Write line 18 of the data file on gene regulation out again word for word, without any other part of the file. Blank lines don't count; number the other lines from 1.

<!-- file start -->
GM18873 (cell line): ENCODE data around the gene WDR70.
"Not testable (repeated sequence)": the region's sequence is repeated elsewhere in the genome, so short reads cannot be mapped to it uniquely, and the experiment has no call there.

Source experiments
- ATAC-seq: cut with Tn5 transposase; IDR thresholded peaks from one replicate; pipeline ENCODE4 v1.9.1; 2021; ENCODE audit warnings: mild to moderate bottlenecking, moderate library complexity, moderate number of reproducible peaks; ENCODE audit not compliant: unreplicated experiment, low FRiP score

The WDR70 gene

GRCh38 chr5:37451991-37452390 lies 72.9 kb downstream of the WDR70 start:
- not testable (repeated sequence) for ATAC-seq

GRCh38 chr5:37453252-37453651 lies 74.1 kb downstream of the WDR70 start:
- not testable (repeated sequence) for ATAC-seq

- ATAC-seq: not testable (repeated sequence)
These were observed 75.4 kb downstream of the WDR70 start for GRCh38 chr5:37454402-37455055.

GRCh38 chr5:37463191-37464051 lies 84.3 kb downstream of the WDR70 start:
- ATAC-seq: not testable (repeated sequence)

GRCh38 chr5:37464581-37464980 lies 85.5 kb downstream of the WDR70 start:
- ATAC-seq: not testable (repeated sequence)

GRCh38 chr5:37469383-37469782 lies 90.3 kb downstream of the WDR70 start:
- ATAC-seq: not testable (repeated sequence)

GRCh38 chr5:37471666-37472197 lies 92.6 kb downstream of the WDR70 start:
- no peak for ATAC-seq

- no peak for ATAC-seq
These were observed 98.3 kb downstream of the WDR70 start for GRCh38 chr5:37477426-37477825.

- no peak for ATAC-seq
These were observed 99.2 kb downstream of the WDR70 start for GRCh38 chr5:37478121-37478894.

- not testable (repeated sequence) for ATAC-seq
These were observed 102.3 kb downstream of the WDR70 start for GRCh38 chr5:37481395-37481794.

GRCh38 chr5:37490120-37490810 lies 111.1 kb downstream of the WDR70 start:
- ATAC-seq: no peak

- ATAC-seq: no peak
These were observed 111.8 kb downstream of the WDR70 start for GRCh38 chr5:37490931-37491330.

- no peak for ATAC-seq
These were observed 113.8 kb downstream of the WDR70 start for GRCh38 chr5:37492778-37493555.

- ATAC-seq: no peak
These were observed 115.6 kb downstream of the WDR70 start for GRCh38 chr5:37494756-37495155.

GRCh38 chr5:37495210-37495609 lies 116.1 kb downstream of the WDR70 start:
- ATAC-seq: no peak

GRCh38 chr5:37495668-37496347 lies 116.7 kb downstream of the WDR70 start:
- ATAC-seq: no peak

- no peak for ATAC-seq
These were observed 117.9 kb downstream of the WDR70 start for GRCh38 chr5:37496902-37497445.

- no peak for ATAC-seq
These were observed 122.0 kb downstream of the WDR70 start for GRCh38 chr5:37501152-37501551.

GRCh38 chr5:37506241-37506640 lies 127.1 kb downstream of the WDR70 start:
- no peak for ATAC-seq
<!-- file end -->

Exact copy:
GRCh38 chr5:37471666-37472197 lies 92.6 kb downstream of the WDR70 start: